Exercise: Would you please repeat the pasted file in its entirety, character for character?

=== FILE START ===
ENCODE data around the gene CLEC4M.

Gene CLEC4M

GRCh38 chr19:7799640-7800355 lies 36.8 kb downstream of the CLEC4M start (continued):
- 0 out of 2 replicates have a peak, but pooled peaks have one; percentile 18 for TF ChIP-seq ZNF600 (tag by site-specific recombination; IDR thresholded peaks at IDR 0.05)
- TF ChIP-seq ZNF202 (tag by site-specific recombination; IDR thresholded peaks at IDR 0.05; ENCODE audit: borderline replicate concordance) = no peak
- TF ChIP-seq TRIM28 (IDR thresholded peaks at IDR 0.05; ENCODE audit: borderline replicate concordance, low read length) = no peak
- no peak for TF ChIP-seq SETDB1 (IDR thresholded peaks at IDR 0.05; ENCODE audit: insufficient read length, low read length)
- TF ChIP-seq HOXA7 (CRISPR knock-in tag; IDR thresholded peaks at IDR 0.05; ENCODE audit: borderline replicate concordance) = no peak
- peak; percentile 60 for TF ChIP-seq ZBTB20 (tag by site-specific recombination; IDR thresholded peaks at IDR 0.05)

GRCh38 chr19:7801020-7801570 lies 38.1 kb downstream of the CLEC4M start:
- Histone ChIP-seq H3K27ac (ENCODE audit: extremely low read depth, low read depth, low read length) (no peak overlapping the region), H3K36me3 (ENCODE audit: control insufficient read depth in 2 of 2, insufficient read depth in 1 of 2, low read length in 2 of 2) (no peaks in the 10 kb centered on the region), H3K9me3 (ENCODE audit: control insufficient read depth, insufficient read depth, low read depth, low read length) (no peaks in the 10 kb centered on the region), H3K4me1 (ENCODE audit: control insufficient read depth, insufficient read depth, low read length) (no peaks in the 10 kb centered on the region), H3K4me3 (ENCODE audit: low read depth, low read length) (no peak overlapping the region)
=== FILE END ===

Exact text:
ENCODE data around the gene CLEC4M.

Gene CLEC4M

GRCh38 chr19:7799640-7800355 lies 36.8 kb downstream of the CLEC4M start (continued):
- 0 out of 2 replicates have a peak, but pooled peaks have one; percentile 18 for TF ChIP-seq ZNF600 (tag by site-specific recombination; IDR thresholded peaks at IDR 0.05)
- TF ChIP-seq ZNF202 (tag by site-specific recombination; IDR thresholded peaks at IDR 0.05; ENCODE audit: borderline replicate concordance) = no peak
- TF ChIP-seq TRIM28 (IDR thresholded peaks at IDR 0.05; ENCODE audit: borderline replicate concordance, low read length) = no peak
- no peak for TF ChIP-seq SETDB1 (IDR thresholded peaks at IDR 0.05; ENCODE audit: insufficient read length, low read length)
- TF ChIP-seq HOXA7 (CRISPR knock-in tag; IDR thresholded peaks at IDR 0.05; ENCODE audit: borderline replicate concordance) = no peak
- peak; percentile 60 for TF ChIP-seq ZBTB20 (tag by site-specific recombination; IDR thresholded peaks at IDR 0.05)

GRCh38 chr19:7801020-7801570 lies 38.1 kb downstream of the CLEC4M start:
- Histone ChIP-seq H3K27ac (ENCODE audit: extremely low read depth, low read depth, low read length) (no peak overlapping the region), H3K36me3 (ENCODE audit: control insufficient read depth in 2 of 2, insufficient read depth in 1 of 2, low read length in 2 of 2) (no peaks in the 10 kb centered on the region), H3K9me3 (ENCODE audit: control insufficient read depth, insufficient read depth, low read depth, low read length) (no peaks in the 10 kb centered on the region), H3K4me1 (ENCODE audit: control insufficient read depth, insufficient read depth, low read length) (no peaks in the 10 kb centered on the region), H3K4me3 (ENCODE audit: low read depth, low read length) (no peak overlapping the region)